Hold the Phone: DOJ Releases Inspector General Report on FBI Texts/Actions During Investigation Before the 2016 Election
At the end of last week, the Office of the Inspector General (OIG) of the Department of Justice (DOJ) released a “Review of Various Actions by the Federal Bureau of Investigation and Department of Justice in Advance of the 2016 Election“. The Department notes that this review was the product of requests from Congress and the private sector, and pressure from the public. According to the press release, the scope of OIG’s review included investigating allegations of DOJ and FBI misconduct, improper dissemination of information to the public, and improper considerations (such as political bias) that perhaps motivated investigative decisions. This OIG report is the product of more than 1.2 million reviewed documents, and more than 100 witness interviews.
The OIG found text messages and instant messages , communicated via FBI-issued devices, which “expressed statements of hostility toward then candidate Donald Trump and statements of support for then candidate Clinton.” Additionally, some messages also “expressed opinions that were critical of the conduct and quality of the investigation.” In Chapter Twelve of the report, OIG reveals that they received and analyzed more than 40,000 text messages between agents Peter Strzok, Deputy Assistant Director (DAD) of the Espionage Section and Lisa Page, Special Counsel to former Deputy Director Andrew McCabe. In addition to their involvement in the Clinton investigation, both agents were also involved in the investigation into Russia’s involvement in the 2016 U.S. presidential election. OIG found three categories of messages which raised concerns: 1.) messages of a political nature regarding Trump and Clinton, 2.) messages that combined expressions of political sentiments with a discussion of the Clinton investigation, and 3.) messages that combined political sentiments with a discussion of the Russia investigation.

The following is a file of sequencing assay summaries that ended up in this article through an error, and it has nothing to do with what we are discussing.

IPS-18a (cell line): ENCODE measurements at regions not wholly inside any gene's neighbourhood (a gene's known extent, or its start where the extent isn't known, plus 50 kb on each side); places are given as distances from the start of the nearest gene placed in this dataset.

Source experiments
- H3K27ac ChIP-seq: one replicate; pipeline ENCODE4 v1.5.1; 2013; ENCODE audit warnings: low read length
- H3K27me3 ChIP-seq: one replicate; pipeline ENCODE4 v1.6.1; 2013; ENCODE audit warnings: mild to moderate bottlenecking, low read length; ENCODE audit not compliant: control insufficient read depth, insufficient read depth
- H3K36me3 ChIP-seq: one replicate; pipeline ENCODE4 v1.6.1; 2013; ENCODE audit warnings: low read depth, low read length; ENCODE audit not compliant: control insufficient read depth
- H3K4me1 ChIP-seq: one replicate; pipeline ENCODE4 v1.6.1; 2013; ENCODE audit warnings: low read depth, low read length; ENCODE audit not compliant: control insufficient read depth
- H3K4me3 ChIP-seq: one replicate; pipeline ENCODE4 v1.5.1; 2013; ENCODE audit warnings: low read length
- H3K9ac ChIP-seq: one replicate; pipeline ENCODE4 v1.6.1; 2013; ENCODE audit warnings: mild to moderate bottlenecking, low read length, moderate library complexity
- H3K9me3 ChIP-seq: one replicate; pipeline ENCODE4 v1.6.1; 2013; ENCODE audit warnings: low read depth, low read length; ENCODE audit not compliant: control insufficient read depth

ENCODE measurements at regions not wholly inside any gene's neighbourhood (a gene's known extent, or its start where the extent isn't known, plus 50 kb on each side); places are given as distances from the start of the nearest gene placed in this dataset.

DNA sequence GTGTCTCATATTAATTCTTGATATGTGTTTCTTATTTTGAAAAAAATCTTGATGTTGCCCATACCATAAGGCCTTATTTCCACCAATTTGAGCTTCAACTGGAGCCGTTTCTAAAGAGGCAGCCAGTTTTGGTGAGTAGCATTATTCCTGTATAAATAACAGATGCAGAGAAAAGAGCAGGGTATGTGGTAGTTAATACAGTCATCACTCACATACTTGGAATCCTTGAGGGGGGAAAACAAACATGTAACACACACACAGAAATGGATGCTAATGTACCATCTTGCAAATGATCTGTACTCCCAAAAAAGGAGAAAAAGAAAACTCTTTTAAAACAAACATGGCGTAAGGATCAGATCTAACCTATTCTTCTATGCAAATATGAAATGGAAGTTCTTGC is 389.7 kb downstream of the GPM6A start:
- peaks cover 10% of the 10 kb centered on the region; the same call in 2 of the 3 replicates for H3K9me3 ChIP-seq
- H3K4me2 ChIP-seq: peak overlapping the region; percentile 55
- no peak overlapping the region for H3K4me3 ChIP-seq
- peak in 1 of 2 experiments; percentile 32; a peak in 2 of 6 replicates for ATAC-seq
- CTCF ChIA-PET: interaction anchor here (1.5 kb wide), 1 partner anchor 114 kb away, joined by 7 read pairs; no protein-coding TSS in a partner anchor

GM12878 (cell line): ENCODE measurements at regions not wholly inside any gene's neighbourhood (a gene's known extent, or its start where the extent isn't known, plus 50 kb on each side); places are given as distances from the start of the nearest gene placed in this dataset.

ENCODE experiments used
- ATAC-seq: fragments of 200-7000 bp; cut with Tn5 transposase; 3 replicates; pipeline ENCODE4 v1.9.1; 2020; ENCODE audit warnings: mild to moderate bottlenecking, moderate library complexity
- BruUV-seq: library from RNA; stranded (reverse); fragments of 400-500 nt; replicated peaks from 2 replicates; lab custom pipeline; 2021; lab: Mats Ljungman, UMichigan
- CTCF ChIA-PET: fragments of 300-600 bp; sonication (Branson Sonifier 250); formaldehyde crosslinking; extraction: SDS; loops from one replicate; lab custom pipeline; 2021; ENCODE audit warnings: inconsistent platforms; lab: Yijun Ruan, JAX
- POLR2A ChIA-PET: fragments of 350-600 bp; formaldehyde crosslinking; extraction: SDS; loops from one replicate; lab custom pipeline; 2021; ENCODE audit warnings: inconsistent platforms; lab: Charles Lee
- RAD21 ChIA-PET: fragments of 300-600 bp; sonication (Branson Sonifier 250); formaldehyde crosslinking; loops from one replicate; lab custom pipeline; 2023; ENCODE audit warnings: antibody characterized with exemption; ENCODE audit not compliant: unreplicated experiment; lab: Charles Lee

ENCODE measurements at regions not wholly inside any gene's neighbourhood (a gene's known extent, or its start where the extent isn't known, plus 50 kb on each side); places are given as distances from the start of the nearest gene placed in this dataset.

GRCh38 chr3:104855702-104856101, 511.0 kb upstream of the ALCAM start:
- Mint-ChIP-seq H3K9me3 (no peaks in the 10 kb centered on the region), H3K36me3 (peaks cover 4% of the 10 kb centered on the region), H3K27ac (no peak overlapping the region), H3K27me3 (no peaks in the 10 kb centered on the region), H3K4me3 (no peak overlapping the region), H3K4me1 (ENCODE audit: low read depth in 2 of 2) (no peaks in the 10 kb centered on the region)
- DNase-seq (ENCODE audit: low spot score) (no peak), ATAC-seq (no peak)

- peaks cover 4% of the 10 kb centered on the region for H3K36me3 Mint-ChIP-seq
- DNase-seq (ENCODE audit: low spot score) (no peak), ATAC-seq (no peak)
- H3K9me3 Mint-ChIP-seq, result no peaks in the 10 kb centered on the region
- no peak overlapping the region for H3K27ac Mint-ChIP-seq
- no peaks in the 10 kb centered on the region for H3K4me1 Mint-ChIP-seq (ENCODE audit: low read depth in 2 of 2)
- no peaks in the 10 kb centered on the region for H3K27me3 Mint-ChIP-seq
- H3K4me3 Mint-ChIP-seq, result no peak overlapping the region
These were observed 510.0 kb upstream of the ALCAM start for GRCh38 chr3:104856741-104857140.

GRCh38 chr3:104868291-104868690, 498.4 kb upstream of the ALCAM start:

The final chapter of the report lays out the conclusions and recommendations. It comes as no surprise that OIG finds that the damage caused by the actions of the above agents, and the actions of then Director Comey, showed blatant disregard for the FBI’s established and respected procedures and caused detriment to the reputation of the FBI as a fair administrator of justice. Perhaps more seriously, these behaviors “usurped the authority of the Attorney General and upset the well-established separation between investigative and prosecutorial functions and the accountability principles that guide law enforcement decisions in the United States.” OIG makes nine recommendations to mitigate the risk of such behavior and digression from procedural norms in the future, many of which relate to proper use of technology and separation of personal beliefs from the professional realm.